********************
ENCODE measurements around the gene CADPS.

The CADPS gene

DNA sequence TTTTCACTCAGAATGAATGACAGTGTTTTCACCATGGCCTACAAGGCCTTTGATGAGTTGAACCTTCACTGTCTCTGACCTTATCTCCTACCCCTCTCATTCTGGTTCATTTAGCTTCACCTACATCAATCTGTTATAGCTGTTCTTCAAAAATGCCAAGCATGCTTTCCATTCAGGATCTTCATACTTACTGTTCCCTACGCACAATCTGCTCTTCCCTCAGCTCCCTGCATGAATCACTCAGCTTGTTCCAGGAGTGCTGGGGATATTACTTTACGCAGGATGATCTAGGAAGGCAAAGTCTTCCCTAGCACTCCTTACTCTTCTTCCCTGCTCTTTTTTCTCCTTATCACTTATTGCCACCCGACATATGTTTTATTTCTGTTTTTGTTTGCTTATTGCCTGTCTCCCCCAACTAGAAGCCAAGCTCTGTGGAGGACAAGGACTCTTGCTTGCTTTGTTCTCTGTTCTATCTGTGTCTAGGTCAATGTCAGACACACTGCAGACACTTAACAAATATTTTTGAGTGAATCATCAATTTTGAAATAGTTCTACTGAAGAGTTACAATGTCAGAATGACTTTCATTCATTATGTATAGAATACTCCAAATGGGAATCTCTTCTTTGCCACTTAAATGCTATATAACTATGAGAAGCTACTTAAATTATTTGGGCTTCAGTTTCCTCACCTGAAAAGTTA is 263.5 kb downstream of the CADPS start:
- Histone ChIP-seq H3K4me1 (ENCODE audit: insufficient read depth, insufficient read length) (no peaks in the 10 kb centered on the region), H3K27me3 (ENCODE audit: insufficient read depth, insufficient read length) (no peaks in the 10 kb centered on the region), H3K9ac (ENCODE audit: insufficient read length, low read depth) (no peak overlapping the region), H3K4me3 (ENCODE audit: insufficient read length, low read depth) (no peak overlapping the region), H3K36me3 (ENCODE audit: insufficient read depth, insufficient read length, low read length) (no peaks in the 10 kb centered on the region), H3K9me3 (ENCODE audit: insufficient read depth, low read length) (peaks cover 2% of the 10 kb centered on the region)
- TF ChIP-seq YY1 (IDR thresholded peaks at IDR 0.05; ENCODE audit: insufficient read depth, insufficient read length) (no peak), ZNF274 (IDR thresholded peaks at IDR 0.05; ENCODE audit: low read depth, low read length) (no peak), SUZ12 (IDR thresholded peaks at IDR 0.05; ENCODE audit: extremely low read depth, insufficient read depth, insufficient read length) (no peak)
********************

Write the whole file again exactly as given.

ENCODE measurements around the gene CADPS.

The CADPS gene

DNA sequence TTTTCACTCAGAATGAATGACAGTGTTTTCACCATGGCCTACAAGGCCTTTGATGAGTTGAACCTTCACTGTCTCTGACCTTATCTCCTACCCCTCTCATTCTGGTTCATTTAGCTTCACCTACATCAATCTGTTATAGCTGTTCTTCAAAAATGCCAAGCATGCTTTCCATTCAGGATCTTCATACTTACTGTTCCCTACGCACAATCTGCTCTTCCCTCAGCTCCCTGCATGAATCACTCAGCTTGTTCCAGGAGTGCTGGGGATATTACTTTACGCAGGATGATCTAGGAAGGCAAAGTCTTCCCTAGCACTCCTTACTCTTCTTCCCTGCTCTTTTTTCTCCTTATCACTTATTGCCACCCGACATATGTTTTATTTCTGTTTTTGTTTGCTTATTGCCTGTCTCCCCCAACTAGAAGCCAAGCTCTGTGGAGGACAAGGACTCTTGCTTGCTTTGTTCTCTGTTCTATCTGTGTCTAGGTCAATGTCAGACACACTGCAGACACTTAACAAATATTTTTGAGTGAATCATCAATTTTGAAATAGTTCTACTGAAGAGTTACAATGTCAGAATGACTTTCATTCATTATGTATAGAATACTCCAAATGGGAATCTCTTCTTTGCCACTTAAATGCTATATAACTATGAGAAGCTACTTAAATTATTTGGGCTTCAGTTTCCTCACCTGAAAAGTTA is 263.5 kb downstream of the CADPS start:
- Histone ChIP-seq H3K4me1 (ENCODE audit: insufficient read depth, insufficient read length) (no peaks in the 10 kb centered on the region), H3K27me3 (ENCODE audit: insufficient read depth, insufficient read length) (no peaks in the 10 kb centered on the region), H3K9ac (ENCODE audit: insufficient read length, low read depth) (no peak overlapping the region), H3K4me3 (ENCODE audit: insufficient read length, low read depth) (no peak overlapping the region), H3K36me3 (ENCODE audit: insufficient read depth, insufficient read length, low read length) (no peaks in the 10 kb centered on the region), H3K9me3 (ENCODE audit: insufficient read depth, low read length) (peaks cover 2% of the 10 kb centered on the region)
- TF ChIP-seq YY1 (IDR thresholded peaks at IDR 0.05; ENCODE audit: insufficient read depth, insufficient read length) (no peak), ZNF274 (IDR thresholded peaks at IDR 0.05; ENCODE audit: low read depth, low read length) (no peak), SUZ12 (IDR thresholded peaks at IDR 0.05; ENCODE audit: extremely low read depth, insufficient read depth, insufficient read length) (no peak)